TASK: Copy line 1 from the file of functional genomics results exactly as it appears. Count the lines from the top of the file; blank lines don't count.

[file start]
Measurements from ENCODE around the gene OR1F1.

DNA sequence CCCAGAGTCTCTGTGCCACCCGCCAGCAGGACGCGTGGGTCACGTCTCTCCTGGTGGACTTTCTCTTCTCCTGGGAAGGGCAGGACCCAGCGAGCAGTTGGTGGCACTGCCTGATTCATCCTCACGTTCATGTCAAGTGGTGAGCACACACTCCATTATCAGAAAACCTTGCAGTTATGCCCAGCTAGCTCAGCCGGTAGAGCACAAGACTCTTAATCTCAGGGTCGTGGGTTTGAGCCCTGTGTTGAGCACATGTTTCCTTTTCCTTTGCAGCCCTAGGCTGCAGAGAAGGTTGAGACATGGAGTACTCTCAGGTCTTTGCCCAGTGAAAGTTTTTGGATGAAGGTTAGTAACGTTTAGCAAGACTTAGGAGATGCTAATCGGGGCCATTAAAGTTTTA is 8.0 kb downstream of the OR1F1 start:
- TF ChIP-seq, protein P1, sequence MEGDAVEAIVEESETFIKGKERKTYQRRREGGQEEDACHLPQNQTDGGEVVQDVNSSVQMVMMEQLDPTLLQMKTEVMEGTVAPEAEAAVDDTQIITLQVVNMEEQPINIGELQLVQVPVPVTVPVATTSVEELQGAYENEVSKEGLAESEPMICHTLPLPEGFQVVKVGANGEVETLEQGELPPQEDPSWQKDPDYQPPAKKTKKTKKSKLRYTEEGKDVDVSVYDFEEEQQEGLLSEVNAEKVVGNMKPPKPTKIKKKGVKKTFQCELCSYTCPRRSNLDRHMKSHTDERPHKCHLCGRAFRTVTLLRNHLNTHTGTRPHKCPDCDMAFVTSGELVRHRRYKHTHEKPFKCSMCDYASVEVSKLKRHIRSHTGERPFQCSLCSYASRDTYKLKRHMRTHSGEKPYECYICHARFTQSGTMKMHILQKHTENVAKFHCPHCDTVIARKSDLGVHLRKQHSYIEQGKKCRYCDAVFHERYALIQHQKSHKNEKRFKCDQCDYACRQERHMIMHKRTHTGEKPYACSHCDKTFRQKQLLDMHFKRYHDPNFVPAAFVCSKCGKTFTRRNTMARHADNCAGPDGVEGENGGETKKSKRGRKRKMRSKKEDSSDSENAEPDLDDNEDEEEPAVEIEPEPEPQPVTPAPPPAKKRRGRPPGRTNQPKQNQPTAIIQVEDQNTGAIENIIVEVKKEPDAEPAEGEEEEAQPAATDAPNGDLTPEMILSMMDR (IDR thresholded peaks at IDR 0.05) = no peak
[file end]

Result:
Measurements from ENCODE around the gene OR1F1.